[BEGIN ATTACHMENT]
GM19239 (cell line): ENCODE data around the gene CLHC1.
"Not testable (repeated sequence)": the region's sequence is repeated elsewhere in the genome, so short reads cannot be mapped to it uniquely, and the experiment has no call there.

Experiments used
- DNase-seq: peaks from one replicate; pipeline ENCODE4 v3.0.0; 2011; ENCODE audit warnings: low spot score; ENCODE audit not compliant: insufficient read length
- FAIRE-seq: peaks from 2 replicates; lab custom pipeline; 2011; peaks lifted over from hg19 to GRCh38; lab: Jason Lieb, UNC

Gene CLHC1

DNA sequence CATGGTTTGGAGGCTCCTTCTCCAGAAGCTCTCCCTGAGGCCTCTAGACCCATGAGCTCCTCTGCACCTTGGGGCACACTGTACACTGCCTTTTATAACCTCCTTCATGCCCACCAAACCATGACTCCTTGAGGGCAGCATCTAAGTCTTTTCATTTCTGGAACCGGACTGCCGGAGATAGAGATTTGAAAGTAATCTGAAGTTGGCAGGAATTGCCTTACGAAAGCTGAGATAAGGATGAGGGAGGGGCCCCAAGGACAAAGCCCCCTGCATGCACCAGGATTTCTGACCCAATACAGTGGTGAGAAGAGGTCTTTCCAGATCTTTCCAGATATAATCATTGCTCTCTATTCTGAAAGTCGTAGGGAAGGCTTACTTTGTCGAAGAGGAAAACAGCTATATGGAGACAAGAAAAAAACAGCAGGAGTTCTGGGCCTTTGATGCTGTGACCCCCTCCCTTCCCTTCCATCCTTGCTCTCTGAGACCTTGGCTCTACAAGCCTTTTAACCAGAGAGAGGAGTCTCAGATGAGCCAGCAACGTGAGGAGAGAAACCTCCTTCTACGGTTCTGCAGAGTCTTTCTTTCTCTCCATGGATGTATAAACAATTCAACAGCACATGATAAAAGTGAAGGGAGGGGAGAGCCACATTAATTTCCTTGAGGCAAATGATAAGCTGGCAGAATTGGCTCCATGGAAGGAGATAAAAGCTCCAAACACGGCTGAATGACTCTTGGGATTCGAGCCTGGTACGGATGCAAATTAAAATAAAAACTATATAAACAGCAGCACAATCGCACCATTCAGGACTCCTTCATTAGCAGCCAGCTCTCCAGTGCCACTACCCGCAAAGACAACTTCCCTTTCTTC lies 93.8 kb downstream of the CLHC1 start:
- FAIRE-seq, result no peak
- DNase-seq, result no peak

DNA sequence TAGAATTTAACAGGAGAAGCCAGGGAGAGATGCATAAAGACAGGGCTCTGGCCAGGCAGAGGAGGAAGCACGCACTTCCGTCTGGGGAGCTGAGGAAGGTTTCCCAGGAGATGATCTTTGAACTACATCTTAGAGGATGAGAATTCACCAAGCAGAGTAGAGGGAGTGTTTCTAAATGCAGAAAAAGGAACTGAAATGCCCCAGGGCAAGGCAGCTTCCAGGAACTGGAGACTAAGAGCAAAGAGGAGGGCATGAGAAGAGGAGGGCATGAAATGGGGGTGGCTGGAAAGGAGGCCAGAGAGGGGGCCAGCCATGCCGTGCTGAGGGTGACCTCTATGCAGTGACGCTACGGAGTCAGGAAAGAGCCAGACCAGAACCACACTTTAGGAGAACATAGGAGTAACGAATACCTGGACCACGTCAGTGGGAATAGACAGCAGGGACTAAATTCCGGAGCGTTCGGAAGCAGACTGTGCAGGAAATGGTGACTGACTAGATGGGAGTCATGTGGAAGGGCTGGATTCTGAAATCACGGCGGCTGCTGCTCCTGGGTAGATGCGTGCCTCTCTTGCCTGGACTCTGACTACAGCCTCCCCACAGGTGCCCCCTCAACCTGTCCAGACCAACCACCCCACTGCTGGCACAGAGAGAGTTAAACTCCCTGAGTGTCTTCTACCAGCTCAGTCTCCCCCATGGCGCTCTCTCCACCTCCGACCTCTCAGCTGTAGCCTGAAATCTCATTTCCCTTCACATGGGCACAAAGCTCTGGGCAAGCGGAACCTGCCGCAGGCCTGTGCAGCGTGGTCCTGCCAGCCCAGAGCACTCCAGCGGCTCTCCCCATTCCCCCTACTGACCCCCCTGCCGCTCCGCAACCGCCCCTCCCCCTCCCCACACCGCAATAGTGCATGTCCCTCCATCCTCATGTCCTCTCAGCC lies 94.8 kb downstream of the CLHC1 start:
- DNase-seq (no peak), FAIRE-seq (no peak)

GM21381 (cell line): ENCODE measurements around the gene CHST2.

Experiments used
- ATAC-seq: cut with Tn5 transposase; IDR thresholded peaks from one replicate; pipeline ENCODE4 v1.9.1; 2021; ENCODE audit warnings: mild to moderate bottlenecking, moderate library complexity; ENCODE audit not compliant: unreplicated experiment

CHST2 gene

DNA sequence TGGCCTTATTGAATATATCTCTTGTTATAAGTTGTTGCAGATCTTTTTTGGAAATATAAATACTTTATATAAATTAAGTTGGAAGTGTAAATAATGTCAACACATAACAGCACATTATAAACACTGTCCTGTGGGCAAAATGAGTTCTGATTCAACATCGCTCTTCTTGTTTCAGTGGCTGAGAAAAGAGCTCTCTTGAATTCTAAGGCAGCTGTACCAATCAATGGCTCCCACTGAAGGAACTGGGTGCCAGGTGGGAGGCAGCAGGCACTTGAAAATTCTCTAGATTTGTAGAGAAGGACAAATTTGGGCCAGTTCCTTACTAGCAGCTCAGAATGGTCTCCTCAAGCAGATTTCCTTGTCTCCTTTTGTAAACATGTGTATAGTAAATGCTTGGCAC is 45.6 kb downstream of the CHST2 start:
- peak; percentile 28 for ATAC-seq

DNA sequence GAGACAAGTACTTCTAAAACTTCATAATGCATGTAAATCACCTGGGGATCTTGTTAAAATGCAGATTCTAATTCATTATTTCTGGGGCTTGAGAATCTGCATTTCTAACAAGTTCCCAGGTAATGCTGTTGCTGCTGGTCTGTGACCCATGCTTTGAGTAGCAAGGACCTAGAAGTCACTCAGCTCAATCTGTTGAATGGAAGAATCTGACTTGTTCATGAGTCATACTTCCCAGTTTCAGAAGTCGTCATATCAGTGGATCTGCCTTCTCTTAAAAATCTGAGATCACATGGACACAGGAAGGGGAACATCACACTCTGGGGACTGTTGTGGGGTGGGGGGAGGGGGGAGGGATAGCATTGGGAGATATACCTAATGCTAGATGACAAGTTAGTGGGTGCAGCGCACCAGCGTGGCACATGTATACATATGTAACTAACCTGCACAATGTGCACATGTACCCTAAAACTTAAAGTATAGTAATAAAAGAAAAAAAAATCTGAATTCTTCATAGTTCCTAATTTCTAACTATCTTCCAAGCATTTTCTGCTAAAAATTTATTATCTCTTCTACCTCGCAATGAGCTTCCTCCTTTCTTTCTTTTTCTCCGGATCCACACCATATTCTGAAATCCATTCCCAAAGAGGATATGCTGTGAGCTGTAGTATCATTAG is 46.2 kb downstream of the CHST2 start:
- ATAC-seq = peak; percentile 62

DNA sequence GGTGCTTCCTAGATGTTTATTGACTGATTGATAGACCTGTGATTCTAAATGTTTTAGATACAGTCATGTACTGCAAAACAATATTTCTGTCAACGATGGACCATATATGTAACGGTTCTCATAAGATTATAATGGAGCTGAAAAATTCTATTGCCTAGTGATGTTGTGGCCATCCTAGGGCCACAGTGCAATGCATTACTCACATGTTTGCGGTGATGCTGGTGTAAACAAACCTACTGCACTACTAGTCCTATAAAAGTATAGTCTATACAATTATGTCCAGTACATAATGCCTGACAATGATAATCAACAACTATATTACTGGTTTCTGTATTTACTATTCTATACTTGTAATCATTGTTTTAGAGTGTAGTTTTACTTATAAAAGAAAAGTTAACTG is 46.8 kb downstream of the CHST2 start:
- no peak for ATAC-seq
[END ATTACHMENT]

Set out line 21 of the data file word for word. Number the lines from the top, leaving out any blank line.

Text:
- no peak for ATAC-seq